A slab Ill may be cut from a piece of wood. It may be run through a suitable machine, for cutting a rabbet l I along each end and for giving the proper trim, as at the rounded edges I2.

I consider that the grain runs up and down the slab shown in Figure 1. Or if desired a series of narrow strips l3 with mixed grain may be glued together in edge to edge relationship as illustrated for instance in Figure 2.

When a slab of the proper overall dimension has been produced, the slab is run through a machine of the ordinary tenoner type, for example, which machine holds the stock in a flat straight position, while the ends and sides are trimmed and grooved or rabbeted in the desired manner. 7

Thus it will be seen that in Figures 1, 2 and 3, I have shown a rabbeted form of frame, in Figures 4 and 5, frames with square ends, and in Figure 6, one with a grooved end.

If for a moment the rabbeted type of slab is considered, it should be observed that at the ends (grain ends) a saw kerf-like slot 14 is cut, as shown in Figure 1, substantially parallel with the faces of the slab.

Considering for a moment only the form of slab shown in Figures 1, 2 and 3, it will be observed that I have provided what may be called a metal spline, indicated generally at l5, in the form of an angle bar, having one flange I5a and another flange I512. The flange l5b may be doubled over on itself to be of double thickness if desired.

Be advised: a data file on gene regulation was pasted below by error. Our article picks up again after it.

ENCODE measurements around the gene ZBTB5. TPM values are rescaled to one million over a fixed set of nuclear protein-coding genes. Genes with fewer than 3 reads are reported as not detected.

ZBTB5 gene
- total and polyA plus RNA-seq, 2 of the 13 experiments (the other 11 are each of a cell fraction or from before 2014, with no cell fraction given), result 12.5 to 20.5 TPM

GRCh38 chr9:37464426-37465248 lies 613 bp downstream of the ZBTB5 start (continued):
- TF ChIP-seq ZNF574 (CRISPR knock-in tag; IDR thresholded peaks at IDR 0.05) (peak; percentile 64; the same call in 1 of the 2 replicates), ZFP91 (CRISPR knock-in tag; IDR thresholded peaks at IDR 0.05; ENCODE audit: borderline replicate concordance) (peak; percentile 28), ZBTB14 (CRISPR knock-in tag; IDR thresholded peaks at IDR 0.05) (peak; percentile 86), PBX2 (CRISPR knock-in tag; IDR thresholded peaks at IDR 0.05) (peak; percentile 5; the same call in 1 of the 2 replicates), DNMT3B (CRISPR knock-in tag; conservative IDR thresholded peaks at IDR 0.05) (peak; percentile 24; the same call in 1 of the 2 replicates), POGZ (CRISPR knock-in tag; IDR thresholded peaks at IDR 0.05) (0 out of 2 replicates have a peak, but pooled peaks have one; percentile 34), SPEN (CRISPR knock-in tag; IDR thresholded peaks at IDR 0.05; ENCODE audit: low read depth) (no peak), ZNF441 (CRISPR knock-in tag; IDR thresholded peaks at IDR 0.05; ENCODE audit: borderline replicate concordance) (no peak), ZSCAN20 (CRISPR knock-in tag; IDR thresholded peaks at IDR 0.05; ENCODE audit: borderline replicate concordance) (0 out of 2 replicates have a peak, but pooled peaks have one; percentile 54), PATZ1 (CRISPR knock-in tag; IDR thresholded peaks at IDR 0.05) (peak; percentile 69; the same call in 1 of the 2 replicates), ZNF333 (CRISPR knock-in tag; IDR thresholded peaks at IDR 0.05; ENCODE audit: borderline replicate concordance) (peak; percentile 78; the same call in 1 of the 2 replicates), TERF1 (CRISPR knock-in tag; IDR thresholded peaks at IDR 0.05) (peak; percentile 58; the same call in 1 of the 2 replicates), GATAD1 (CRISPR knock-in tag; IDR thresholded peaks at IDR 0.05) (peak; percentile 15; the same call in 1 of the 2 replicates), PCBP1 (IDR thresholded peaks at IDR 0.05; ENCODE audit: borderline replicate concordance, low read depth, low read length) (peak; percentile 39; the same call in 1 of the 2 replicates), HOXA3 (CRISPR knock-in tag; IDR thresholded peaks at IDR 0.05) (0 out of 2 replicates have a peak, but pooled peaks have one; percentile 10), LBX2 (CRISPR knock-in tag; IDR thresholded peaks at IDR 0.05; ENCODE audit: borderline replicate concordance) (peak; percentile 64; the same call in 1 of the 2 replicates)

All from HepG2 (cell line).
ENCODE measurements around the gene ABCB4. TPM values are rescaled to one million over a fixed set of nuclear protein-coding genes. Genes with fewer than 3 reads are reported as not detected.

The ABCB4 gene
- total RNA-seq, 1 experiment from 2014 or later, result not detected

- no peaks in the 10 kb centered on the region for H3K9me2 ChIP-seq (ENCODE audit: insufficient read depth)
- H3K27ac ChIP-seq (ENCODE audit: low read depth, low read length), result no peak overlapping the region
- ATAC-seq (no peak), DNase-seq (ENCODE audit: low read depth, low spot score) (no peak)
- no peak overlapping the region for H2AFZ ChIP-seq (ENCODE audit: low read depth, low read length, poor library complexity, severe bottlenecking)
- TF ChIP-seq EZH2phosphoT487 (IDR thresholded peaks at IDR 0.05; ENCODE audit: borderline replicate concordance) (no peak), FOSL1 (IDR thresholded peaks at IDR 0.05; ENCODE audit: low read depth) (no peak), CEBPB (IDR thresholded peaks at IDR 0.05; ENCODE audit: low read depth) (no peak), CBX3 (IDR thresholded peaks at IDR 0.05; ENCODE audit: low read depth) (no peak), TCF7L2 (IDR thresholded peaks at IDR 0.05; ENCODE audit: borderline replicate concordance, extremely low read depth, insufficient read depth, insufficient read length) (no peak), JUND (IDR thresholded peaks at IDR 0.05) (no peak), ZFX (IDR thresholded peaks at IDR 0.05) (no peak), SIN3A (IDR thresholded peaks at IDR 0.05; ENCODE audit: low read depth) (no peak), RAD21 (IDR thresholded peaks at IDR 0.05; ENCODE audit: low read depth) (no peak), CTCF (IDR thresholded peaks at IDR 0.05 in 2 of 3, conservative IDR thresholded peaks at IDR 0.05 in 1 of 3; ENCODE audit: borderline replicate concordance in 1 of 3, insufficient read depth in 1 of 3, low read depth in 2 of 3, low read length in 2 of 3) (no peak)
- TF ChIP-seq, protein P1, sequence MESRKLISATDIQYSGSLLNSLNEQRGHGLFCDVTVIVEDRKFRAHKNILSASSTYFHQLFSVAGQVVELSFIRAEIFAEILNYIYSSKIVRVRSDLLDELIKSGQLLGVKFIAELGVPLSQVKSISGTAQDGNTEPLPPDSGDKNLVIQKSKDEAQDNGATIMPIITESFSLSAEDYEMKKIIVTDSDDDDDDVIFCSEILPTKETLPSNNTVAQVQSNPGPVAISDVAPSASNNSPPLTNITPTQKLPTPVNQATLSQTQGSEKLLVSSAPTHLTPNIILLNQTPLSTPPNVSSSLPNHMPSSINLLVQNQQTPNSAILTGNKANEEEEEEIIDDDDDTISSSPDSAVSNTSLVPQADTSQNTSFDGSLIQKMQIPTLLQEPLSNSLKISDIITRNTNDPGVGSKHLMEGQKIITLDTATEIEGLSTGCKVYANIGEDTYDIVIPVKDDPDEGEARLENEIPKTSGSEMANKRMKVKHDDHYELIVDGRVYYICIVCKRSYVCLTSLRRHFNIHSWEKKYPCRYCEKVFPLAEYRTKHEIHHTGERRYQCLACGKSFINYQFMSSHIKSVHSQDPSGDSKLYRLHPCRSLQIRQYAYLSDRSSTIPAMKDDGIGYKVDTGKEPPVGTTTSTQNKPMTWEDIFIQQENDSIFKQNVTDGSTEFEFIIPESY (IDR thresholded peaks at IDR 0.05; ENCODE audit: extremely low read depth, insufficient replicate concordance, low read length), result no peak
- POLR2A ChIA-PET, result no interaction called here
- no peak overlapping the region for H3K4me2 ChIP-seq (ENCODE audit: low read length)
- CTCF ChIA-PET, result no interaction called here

The flange I511 has a number of deformed portions l6, which may be in the form of buttons pressed from metal if desired. The flange l5a is driven into the slot M as shown in Figures 1, 2 and 3. It will be seen as the description proceeds that the deformations 16 may have various sizes and shapes.

The flange l5b rests snugly, flat against th end of the slab m at the bottom of the rabbet II.

In Figure 1, I have shown a slab It).

In Figure 2, I have shown a slab made of strips It, the slab being indicated generally at H).

' Figure 3 illustrates the form of slab shown in Figures 1 or 2 indiscriminately.

In Figure 4, I have shown a different form of slab I8 which has in its ends the saw kerf slot l9, and has a rabbet 20 only deep enough to receive the flange I5b.

In Figure 5, I have shown a slab 2| with no rabbet at the end, but with a saw kerf-like slot 22, twice as wide as the slot l9.